ACT

Little Shop of Pleasures

Review of Little Shop of Horrors, ACT of Connecticut

Halloween comes every year. And it seems like barely a year passes without Howard Ashman and Alan Menken’s Little Shop of Horrors playing somewhere in Connecticut, a theater perennial. And why not? The show is tuneful, kooky, creepy, and full of fun nostalgia for the ‘60s. The 1960 original was a Roger Corman quickie flick—and intentionally funny, unusual for Corman—with Jack Nicholson in a small part as an eager dental patient. The musical retains much the same plot and makes the prospect of a man-eating plant an excuse for macabre laughs, songs silly and infectious, and what at first appears to be a rags-to-riches, poor orphan boy makes good and gets the girl story. And that’s part of the attraction of the show: the way it all goes wrong!

Audrey II, Seymour (Robb Sapp), Audrey (Laura Woyasz) in ACT’s production of  Little Shop of Horrors

Audrey II, Seymour (Robb Sapp), Audrey (Laura Woyasz) in ACT’s production of Little Shop of Horrors

Seymour Krelborn (Robb Sapp) seems to be your typical sad sack nebbish, working in a flower shop that lacks customers while pining for his colleague, Audrey (Laura Woyasz—last seen at ACT in Working), who often shows up for work bearing the marks of her boyfriend’s physical abuse. That element of the show might seem less than funny, but it plays into the characterization of her boyfriend, Orin, a sadistic dentist. The joke draws on childhood (and maybe even adult) fears of visiting the dentist and makes such phobia reasonable. Orin, as enacted with scene-stealing glee by ACT Artistic Director Daniel C. Levine, is creepy and instantly unsettling. Good, given the fate that will befall him.

Chiffon (Kadrea Dawkins), Crystal (Ashley Alexandra Seldon), Orin (Daniel C. Levine), Ronnette (Rachelle Legrand)

Chiffon (Kadrea Dawkins), Crystal (Ashley Alexandra Seldon), Orin (Daniel C. Levine), Ronnette (Rachelle Legrand)

Granted, the fate of these characters—including the shop’s boss Mr. Mushnik, ably played with a Gleason-like volume by William Thomas Evans—isn’t pleasant, but that’s also a key aspect of what makes the show fun. Ashman knows that, when watching the Creature Features of the commercial television era, we were often rooting for the monster. Here, the monster begins as a cute little plant Seymour has nurtured, its origins somewhat obscure. It’s such an anomaly, it soon draws sightseers and even some well-heeled customers to the shop. It’s a hit and Seymour gains notoriety as the plant’s handler. Dubbed Audrey II, the plant speaks—at least it does to Seymour—and its voice, provided by Kent Overshown, is richly cartoonish. Even when it’s demanding more and more blood—its necessary nutrient—and growing larger and larger, the plant seems a likeable if fractious pet. And yet, a blood-sucking plant with a mind of its own is not something you want to have to keep under wraps.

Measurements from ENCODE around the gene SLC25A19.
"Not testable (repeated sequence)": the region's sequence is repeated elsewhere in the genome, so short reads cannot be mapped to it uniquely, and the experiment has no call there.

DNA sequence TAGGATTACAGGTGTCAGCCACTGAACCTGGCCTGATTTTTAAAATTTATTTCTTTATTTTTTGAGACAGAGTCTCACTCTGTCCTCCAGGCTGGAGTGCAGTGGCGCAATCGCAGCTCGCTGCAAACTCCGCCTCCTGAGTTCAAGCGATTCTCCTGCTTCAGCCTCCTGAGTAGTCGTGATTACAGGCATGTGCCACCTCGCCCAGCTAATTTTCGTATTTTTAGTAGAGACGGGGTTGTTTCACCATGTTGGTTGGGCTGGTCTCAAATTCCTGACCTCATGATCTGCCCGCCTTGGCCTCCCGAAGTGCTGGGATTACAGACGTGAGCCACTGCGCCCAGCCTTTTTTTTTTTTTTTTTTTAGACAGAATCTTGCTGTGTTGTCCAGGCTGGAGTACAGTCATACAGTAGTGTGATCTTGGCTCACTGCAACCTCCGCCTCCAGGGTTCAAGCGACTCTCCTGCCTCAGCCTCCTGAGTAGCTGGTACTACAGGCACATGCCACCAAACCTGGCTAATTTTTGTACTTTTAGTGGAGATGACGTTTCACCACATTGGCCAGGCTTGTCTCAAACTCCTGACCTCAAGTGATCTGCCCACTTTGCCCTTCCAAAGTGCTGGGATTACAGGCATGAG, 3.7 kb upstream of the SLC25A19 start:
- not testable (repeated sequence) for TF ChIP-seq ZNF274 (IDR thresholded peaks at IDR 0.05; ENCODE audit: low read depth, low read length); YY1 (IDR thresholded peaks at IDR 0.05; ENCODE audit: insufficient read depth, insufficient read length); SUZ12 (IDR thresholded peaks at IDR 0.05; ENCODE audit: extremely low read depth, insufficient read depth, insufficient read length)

The show, with its seedy Skid Row set on a spinning stage that shows both the atmospheric outside and the changeable inside of the shop, has great tech—set by Ryan Howell, lighting by Jack Mehler, Sound by John Salutz and costumes by Ryan Park (my tip of the hat for the poster of Frankenstein vs. the Wolfman). The band kicks loud but doesn’t overwhelm the singers.

Chiffon (Kadrea Dawkins), Audrey (Laura Woyasz), Crystal (Ashley Alexandra Seldon), Ronnette (Rachelle Legrand), second row

Chiffon (Kadrea Dawkins), Audrey (Laura Woyasz), Crystal (Ashley Alexandra Seldon), Ronnette (Rachelle Legrand), second row

The original musical never went to Broadway and ACT’s revival retains all the charm of quality Off-Broadway shows: it’s incredibly intimate, with the actors able to look much of the audience right in the eyes—Seymour even hands a flower to a lady to hold for him till needed. The chorus of backup girls—think The Supremes or Dream Girls, or (the girls’ names) The Chiffons (Kadrea Dawkins), The Ronnettes (Rachelle Legrand), The Crystals (Ashley Alexandra Seldon)—work the crowd as well, acting as the knowing narrators of this cautionary tale (the moral: “don’t feed the plants!”). And Levine, who keeps coming back as one creep after another, feeds off the audience’s energy the way Audrey II feeds off Seymour’s plasma.

Audrey II, Seymour (Robb Sapp), Audrey (Laura Woyasz)

Audrey II, Seymour (Robb Sapp), Audrey (Laura Woyasz)

As our unlucky lovers Seymour and Audrey, Robb Sapp and Laura Woyasz are attractive, romantic, and give off the aura of many a sitcom couple. We might almost believe they’ll work it out and make this a little shop of amours. And that’s what keeps viewers engaged, the way director Sparks capitalizes on the play’s varied tone—from romance to horror to comedy, or all at once. There’s even a classic bit of male bonding—“Mushnik and Son”—that comes off as if the start of a story about earning respect and finding one’s place in life. In fact, the show’s real moral might be said to show how outlandish success must generally own a few skeletons in the closet—or corpses in the vegetal maw. If you’ve already seen the show, it’s worth a drive out to Ridgefield to see again. And if you haven’t—don’t miss this chance to see this oft-produced show in such a wonderful theater. ACT has a great space where every seat has good sightlines.